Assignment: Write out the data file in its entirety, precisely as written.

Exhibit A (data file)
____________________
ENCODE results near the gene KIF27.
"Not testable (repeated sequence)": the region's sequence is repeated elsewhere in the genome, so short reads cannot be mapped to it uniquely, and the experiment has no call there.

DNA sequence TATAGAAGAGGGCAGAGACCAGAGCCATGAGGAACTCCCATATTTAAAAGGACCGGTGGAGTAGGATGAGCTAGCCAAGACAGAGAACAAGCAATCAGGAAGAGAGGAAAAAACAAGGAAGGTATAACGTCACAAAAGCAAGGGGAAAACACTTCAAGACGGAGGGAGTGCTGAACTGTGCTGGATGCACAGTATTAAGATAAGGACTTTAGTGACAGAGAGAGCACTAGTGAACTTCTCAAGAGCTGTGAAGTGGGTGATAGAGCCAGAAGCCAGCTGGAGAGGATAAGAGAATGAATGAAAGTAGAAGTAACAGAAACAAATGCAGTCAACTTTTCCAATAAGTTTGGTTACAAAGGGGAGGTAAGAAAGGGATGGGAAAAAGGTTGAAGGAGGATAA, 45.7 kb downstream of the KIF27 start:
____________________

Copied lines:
ENCODE results near the gene KIF27.
"Not testable (repeated sequence)": the region's sequence is repeated elsewhere in the genome, so short reads cannot be mapped to it uniquely, and the experiment has no call there.

DNA sequence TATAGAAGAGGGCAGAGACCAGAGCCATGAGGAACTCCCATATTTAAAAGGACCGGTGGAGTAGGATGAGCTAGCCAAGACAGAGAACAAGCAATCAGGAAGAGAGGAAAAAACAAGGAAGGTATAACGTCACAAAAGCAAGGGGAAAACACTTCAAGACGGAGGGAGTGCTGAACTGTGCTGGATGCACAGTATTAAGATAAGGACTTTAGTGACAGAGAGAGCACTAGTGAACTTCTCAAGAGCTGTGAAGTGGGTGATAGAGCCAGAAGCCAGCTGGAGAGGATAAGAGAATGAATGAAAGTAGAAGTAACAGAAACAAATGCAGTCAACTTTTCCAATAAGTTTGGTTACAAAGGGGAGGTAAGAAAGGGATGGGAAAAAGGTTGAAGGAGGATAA, 45.7 kb downstream of the KIF27 start: